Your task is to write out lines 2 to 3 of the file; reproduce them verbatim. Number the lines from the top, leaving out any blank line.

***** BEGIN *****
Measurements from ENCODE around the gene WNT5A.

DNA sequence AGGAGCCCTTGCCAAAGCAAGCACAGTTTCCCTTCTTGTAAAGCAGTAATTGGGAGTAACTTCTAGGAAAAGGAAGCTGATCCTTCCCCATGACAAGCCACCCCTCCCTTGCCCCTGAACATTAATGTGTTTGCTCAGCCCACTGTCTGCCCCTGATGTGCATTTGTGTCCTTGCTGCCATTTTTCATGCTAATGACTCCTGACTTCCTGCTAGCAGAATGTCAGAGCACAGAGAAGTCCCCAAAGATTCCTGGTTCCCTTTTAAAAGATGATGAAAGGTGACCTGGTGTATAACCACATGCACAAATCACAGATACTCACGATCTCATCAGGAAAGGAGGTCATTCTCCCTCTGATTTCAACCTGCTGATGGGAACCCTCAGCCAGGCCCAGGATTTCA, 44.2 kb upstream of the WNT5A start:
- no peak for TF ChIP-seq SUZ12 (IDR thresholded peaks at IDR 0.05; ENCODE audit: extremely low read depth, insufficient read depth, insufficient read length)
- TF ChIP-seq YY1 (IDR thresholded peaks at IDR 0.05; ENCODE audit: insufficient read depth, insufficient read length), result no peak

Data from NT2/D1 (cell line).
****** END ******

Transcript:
DNA sequence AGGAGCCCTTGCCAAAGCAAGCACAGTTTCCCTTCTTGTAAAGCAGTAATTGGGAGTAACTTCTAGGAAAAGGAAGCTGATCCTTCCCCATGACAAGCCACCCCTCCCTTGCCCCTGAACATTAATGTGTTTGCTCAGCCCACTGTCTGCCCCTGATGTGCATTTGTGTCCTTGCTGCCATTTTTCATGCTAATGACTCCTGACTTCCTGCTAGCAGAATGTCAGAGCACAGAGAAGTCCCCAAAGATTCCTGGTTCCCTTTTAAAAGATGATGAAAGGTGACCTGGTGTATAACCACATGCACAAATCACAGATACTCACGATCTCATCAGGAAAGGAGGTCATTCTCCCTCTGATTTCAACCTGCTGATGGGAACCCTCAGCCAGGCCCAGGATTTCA, 44.2 kb upstream of the WNT5A start:
- no peak for TF ChIP-seq SUZ12 (IDR thresholded peaks at IDR 0.05; ENCODE audit: extremely low read depth, insufficient read depth, insufficient read length)